The pitfalls of unplanned software migration
At some point every store owner is faced with a decision about what has to be done with the application that drives their business, to be able to continue to grow further / be up-to-date with security / resolve maintenance issues. The reasons for switching to another solution are countless.
Whenever the time for a change comes, we have to choose an approach to get through this difficult process as smoothly as possible and with the most beneficial outcome.
The discovery phase as an answer
The discovery phase and going through the project from scratch are definitely time consuming but will give the best overview of the whole process. Building a development plan from a business perspective allows business owners to focus on what is most important in their daily operations, finding bottlenecks that limit their growth and to plan future expansions.
While you are not bound by any technology, there is an option to go through a wide range of possibilities, choosing the most flexible approach for your business needs. Sometimes the most surprising mix of technologies and platforms might be the most beneficial one.
The discovery phase is something that can be prepared independently and its outcome will be the base for any development team assigned to work on migration or it simply can be the first step of an ongoing maintenance team.
The ongoing progress is necessary
Any software that a business uses, goes through its own development roadmap and often gets to the point of releasing a new major version. When that happens, the previous version is slowly moved to the side, getting fewer security patches and releases until its support is ended entirely.
This is the case with the Magento ecommerce platform, which evolved from version 1 to 2. Even though the software's name only features the updated revision number, Magento 2 is a totally new application. At this point Magento 1 is not officially supported by the software provider. Once software goes out of support, 3rd party organizations often join in ending support for specific software. In the case of Magento 1, payment gateways and card providers are ending compliance for Magento 1, leading to declining transactions for their customers.
Only upgrading keeps your ecommerce safe
Store owners are facing the problem of migrating to something that offers ongoing support is reliable, safe and future proof. In the case of Magento the obvious choice is “upgrading” to the new version. The easiest choice for the scope of the work is replicating the previous implementation.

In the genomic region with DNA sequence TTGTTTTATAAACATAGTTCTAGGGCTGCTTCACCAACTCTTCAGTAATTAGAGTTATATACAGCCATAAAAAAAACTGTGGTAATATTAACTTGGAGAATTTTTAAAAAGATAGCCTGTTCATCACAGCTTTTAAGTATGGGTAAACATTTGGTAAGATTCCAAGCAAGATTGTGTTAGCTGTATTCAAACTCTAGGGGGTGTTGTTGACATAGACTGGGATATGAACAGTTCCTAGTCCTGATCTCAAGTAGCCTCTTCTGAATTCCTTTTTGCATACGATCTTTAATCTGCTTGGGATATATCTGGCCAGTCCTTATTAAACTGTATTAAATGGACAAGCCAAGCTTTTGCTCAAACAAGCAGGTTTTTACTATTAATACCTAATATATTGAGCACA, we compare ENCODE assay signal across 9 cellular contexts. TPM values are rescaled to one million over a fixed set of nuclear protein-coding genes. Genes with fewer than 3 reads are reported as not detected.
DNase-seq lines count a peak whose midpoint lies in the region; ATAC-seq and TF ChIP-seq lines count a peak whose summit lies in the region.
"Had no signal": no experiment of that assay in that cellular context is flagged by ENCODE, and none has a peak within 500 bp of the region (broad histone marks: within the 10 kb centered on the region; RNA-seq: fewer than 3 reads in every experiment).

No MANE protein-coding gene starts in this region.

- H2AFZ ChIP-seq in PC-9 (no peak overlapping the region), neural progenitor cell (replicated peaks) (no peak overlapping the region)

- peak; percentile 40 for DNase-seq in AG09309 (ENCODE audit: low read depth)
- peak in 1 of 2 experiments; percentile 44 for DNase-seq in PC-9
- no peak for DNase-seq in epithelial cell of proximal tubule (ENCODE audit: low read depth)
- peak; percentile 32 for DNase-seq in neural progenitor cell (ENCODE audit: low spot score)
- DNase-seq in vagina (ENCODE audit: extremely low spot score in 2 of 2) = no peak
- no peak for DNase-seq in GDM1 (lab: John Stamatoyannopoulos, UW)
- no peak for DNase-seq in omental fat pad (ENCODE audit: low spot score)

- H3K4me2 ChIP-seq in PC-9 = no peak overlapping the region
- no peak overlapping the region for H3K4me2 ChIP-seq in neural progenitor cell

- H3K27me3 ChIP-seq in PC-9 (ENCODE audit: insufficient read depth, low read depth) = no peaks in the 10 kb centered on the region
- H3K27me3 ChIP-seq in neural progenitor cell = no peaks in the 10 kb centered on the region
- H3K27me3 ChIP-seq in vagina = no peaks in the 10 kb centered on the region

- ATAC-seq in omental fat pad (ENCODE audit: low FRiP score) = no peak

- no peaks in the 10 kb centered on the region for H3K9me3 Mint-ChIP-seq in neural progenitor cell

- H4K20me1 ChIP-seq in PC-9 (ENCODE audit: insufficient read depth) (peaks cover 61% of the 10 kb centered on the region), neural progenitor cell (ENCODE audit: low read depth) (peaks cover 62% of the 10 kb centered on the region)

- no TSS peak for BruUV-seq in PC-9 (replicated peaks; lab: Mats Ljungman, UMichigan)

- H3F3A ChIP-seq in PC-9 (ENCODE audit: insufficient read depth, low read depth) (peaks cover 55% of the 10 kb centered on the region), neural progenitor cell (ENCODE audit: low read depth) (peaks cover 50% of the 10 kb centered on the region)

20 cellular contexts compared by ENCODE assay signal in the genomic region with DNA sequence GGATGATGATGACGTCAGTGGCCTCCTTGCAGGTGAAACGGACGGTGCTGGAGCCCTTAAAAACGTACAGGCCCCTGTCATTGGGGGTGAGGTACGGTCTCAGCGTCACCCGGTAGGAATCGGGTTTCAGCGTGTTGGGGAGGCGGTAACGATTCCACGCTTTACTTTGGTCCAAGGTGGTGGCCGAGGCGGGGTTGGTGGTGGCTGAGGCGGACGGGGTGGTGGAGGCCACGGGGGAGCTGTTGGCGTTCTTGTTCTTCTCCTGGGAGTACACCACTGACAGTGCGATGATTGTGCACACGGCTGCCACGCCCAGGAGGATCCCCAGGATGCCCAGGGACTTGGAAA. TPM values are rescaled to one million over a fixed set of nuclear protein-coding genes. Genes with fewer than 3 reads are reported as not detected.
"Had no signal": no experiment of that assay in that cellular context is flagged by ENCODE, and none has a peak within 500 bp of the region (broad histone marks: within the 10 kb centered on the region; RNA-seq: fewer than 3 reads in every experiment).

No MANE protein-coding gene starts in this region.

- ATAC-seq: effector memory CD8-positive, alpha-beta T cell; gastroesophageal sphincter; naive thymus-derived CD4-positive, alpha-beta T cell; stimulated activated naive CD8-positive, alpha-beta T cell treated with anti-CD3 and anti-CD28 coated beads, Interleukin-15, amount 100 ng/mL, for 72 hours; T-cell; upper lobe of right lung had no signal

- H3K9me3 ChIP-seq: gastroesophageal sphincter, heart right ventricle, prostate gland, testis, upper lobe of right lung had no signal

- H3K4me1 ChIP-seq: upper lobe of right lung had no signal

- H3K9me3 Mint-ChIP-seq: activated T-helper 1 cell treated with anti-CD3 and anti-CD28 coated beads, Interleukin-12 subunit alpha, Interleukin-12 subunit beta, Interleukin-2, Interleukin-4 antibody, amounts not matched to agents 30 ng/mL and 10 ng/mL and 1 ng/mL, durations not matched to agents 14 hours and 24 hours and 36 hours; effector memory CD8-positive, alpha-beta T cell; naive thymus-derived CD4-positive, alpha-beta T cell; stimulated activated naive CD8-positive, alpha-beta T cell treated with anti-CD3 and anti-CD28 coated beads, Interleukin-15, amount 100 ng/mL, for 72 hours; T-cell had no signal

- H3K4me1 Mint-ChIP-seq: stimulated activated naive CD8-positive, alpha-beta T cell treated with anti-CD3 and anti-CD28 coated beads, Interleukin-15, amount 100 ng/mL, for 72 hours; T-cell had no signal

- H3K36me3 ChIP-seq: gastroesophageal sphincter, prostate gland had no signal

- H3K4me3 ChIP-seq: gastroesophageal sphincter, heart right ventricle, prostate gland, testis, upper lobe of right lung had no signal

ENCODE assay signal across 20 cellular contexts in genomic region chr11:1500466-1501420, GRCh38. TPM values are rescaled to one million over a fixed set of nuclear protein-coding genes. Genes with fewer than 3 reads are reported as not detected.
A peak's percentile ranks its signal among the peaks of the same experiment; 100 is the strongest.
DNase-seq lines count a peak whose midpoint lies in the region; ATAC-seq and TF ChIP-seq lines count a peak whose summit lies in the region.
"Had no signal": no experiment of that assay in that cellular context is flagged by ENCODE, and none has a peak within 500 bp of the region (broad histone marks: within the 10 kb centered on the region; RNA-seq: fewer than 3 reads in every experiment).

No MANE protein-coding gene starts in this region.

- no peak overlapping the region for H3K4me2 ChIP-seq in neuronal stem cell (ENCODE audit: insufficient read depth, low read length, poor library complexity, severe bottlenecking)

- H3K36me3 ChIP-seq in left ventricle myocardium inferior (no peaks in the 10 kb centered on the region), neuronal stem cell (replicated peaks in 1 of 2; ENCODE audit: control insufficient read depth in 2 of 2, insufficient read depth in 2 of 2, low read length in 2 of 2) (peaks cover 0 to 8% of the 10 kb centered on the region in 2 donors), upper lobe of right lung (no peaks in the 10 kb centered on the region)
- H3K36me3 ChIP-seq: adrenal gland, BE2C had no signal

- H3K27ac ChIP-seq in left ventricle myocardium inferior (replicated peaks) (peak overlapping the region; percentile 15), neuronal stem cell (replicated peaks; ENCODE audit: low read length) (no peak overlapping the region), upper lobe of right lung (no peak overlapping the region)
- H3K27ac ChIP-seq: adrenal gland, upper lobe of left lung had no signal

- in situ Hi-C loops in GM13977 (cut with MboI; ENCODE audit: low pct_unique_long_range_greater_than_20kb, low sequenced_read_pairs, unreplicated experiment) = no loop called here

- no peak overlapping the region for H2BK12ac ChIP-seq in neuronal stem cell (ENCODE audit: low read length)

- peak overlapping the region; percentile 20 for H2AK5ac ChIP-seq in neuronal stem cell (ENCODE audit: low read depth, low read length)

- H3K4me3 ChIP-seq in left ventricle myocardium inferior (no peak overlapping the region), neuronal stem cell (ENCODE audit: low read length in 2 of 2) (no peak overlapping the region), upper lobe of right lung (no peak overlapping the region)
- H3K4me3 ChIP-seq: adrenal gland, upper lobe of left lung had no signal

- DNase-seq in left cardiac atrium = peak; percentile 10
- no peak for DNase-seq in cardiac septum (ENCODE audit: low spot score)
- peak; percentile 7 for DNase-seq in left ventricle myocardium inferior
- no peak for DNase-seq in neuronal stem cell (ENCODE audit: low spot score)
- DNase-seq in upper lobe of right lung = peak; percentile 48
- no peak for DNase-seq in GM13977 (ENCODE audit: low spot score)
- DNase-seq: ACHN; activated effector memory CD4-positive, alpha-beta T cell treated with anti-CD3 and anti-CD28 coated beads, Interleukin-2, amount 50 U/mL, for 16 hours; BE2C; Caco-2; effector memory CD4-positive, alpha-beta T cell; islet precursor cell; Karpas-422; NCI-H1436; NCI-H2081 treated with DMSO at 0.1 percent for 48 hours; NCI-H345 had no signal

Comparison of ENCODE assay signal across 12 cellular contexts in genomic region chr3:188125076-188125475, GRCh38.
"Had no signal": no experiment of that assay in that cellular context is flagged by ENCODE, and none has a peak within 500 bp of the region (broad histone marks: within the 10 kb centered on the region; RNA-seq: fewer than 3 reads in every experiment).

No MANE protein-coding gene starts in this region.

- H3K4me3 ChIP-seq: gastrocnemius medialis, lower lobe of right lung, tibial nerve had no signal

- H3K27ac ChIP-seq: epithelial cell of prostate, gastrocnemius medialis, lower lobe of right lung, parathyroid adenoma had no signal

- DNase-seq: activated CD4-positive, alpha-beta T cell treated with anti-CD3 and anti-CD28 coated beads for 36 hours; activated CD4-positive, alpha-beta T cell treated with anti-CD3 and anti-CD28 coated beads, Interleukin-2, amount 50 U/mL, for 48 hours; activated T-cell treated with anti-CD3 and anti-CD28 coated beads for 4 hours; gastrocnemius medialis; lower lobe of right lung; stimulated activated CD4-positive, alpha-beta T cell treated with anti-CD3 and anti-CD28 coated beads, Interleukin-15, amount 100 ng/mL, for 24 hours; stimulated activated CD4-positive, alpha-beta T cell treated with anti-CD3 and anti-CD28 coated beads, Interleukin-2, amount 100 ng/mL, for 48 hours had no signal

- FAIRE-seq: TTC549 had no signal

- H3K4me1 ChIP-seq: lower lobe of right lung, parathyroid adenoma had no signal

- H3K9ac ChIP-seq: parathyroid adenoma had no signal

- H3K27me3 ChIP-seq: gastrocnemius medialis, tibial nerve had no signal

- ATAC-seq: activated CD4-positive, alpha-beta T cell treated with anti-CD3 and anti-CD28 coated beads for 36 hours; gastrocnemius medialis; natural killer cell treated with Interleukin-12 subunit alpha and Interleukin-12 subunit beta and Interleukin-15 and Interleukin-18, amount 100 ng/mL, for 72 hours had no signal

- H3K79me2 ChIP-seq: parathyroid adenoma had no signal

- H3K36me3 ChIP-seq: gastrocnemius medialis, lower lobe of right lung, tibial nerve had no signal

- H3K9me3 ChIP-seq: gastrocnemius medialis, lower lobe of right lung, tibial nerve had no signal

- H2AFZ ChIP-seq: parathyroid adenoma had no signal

A challenge for the unprepared
Usually those are years of development that we want to squeeze into a short time span, especially because the upgrade/migration itself doesn’t provide new features. Additionally, this kind of work is difficult to estimate precisely and if the project is not planned and led properly with good communication, progress updates and visibility, it's easy for frustration to set in, which in turn puts more pressure on the development process.
With that combination we can fall into the trap of making architectural mistakes, taking shortcuts in the implementation or missing whole features while migrating. With that approach, businesses will end up with software of worse quality, only to satisfy the need for a change to a more current solution, leaving the code base with a huge technology debt.
All the mistakes of a failed migration can be rectified, which was the case with one of our clients. While the process of migrating the project from Magento 1 to Magento 2 was unknown to us, the final result was a typical case of incorrectly planned implementation.
The most important part of the mending procedure was to identify architectural mistakes made during the development process, which were causing a business operation bottleneck and making the application unresponsive. While this task alone was time consuming and it involved a vast amount of work both for the development and the business team, it resolved a great deal of issues, allowing the content management team to resume all their activities. The initial migration took around one and a half year and thankfully in 3 weeks we were able to deal with crucial mistakes in the code base. This task opened up a path to less critical tasks, including missing functionalities from the previous implementation and finally switching focus to new features and ongoing maintenance.
Even though the situation was saved, initial mistakes in the migration process impacted the business greatly, derailing the usual workflow and business operations and led to a loss of revenue. Without a quick reaction to critical issues in the architecture, the business impact would be tremendous.
Good planning is the key to success
With a project as big as switching an entire application constituting the core of a business, good planning of the process is the key to success. Going through all details and possibilities and splitting the procedure into phases will make the job smoother, with fewer surprises. A proper discovery phase will definitely result in a much better solution, tailored to the needs of even the most complicated business.